- chiselled the stones to the right shape (mime chiselling)
- mixed the mortar to stick them together (mime mixing)
- built up the walls stone by stone ( mime sloshing on mortar and plonking a stone in place)
- sawed wood (mime sawing)
- hammered wood (mime hammering)
So they set to work to make the walls and gates again. They chiselled, mixed, built up the walls, sawed, hammered, built up the walls, mixed, hammered, sawed, chiselled (etc, getting faster and faster!)
And with all these makers, amazingly, the walls grew and grew.
(Pause to reflect:
I wonder if you’ve ever made something with someone else?
I wonder what you enjoyed about working together?
I wonder what was difficult about working together?)
But there were some people who didn’t want the walls to be rebuilt. They weren’t makers and menders, they were breakers and benders. And they started attacking the builders and trying to break down the wall. So Nehemiah said, ‘We can’t stop making and mending. We’ll just have to defend ourselves. From now on we hold a sword in one hand and do our work with the other.’
And that’s just what they did! So put up one hand as if you’re holding a sword up high… And they mixed and built and sawed and chiselled and hammered (etc as before, but with one hand in the air). It was very hard work, and very dangerous work, but they didn’t give up. They made and they mended until at last the walls and gates were finished!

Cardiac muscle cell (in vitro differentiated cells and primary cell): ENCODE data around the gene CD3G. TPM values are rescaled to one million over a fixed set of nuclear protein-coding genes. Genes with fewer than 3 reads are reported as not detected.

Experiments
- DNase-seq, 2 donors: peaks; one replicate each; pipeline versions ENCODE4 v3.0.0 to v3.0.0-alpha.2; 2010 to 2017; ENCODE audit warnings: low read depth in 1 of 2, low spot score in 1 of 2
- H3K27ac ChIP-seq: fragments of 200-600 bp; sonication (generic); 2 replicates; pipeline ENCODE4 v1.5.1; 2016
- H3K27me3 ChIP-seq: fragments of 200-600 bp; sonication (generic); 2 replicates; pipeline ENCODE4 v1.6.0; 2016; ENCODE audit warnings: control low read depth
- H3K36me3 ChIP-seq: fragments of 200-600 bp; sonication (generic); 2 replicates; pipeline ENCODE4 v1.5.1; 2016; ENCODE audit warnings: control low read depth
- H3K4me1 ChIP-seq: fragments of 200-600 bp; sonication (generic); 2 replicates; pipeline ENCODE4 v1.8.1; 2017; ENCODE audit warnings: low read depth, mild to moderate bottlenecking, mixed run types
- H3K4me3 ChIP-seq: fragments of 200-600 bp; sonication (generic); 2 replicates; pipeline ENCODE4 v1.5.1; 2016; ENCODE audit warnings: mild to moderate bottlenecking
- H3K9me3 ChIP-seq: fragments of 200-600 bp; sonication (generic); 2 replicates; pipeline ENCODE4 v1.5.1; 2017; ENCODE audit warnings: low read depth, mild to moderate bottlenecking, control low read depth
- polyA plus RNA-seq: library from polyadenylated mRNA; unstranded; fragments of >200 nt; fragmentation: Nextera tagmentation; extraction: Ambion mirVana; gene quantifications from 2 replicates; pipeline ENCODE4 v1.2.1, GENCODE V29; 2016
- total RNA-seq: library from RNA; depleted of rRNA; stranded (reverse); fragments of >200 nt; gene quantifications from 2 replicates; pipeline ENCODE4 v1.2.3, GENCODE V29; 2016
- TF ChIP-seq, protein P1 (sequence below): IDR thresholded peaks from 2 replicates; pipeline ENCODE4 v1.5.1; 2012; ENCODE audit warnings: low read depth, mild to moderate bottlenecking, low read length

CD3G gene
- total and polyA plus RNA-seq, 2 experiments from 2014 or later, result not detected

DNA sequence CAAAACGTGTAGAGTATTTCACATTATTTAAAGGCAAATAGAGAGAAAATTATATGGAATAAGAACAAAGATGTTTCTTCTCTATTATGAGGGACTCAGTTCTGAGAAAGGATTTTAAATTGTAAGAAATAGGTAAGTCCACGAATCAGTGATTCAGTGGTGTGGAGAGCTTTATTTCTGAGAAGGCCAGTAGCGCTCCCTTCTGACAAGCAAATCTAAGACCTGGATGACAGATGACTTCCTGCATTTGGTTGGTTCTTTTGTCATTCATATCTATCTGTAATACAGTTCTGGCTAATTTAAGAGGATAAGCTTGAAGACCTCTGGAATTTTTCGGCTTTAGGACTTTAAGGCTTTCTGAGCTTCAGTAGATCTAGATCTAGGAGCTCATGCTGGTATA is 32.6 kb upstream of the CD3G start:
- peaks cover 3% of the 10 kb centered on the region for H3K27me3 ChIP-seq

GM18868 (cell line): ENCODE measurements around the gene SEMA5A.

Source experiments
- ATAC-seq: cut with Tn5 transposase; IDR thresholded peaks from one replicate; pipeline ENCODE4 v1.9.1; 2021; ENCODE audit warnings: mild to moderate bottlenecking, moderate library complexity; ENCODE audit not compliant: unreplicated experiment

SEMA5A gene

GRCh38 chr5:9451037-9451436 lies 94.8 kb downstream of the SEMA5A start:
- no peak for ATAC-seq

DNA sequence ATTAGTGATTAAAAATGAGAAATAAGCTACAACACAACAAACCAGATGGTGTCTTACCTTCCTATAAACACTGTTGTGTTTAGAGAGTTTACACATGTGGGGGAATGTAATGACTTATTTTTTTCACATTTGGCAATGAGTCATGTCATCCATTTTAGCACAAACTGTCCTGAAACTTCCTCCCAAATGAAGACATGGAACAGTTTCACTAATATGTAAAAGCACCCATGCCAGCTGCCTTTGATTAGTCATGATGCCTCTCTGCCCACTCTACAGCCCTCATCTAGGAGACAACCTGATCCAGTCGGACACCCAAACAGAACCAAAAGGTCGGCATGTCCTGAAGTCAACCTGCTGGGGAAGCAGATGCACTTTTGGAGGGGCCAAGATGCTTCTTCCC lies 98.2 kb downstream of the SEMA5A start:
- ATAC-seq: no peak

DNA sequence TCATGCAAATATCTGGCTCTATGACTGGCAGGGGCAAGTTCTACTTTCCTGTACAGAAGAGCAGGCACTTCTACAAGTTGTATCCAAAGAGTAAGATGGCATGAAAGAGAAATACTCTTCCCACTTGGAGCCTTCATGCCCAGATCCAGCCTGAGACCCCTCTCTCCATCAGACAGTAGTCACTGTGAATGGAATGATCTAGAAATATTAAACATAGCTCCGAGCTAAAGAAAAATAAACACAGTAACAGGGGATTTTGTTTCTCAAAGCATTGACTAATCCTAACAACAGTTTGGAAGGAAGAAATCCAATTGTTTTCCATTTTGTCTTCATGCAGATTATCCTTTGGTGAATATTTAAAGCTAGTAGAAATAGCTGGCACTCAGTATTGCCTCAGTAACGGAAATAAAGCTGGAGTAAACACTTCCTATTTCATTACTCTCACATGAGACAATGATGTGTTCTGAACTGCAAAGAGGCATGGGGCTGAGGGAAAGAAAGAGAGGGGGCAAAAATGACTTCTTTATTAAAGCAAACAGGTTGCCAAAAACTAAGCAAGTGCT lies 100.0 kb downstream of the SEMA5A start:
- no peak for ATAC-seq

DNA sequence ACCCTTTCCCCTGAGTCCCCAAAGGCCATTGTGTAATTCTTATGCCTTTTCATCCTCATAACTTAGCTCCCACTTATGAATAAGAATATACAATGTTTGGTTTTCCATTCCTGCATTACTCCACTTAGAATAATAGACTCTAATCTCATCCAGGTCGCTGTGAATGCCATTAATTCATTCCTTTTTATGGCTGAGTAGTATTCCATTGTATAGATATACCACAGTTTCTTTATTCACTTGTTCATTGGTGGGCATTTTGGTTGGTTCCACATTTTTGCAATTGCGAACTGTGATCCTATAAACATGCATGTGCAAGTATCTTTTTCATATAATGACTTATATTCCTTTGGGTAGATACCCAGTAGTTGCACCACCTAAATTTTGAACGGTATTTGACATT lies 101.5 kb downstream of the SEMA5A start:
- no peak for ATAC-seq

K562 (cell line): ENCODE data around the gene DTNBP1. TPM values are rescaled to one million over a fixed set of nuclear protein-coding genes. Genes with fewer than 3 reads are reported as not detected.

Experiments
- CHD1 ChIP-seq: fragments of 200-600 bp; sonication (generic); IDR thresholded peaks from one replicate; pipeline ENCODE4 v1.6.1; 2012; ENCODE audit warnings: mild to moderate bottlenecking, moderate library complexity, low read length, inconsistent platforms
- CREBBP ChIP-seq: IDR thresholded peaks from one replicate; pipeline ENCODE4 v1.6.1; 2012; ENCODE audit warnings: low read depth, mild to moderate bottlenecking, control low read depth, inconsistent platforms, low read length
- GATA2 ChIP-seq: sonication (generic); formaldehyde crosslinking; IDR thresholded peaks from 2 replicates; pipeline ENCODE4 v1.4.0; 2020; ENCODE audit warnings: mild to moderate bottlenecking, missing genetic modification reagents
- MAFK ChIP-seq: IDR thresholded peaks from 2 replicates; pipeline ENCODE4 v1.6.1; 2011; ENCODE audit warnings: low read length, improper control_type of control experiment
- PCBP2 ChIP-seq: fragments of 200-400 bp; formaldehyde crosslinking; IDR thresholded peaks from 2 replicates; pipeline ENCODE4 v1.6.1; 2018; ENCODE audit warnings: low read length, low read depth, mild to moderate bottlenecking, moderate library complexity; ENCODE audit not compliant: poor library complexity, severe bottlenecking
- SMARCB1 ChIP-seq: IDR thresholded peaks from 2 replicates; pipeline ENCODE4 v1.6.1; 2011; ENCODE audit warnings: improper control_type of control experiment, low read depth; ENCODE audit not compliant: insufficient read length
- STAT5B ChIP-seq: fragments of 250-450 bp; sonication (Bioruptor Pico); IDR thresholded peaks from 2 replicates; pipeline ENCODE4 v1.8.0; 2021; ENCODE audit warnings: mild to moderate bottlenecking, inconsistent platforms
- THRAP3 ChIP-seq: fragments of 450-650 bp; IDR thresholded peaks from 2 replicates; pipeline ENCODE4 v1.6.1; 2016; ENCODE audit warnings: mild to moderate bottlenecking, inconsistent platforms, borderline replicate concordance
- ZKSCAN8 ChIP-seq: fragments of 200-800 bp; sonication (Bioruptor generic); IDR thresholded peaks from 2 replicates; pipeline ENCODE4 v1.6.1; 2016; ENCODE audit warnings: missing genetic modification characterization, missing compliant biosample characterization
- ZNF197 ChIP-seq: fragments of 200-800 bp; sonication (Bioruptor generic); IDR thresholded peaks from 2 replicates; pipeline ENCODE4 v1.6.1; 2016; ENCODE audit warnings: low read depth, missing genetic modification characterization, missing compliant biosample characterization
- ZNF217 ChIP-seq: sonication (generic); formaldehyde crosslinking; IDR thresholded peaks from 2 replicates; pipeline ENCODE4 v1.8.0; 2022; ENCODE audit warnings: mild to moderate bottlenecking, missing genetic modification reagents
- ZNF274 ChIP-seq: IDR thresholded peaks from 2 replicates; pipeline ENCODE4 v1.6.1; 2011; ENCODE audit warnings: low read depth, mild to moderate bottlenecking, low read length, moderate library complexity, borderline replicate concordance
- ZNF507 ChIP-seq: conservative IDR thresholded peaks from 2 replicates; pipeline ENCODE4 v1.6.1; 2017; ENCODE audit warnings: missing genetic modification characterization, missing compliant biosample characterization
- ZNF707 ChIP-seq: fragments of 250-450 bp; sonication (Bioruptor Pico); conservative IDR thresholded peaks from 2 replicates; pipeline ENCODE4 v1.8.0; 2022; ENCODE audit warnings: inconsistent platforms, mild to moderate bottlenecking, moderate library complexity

(Pause to reflect:
I wonder how you feel when you’ve stuck to a job and created something really great?)
Then Nehemiah and all the makers held a huge celebration. Ezra the teacher read from God’s Law, the Levites explained what it all meant, and Nehemiah told everyone to be happy and to go and have a really good holy day – a holiday! – with lots of celebrating and plenty to eat and drink. They had bands playing and marching round the walls, and people sang and offered sacrifices to God. And do you know? They made so much noise that the sound of happiness in Jerusalem could be heard far away!
(Pause to reflect:
I wonder how you celebrate finishing making something?
I wonder if you thank God for helping you?)
There was something in Nehemiah that made him want to make and mend, not break and bend. Christians say that when we make something, or mend something, we’re being a bit like God, because God is a God who loves making, just like he made the whole Earth. And he loves mending, just like he always tried to mend broken hearts and homes and countries. So when you make something in school or at home today, think about Nehemiah and think about how wonderful it is to be a maker and mender, not a breaker and bender.
You could hold up the constructions that the children made at the start of the assembly and say:
‘Dear making and mending God,
Thank you for sharing your wonderful work of making and mending with us. Thank you for Nehemiah and the way he made the wall of Jerusalem. Thank you that we can enjoy making and mending just like you and like Nehemiah. Help us to be makers and menders in all that we do.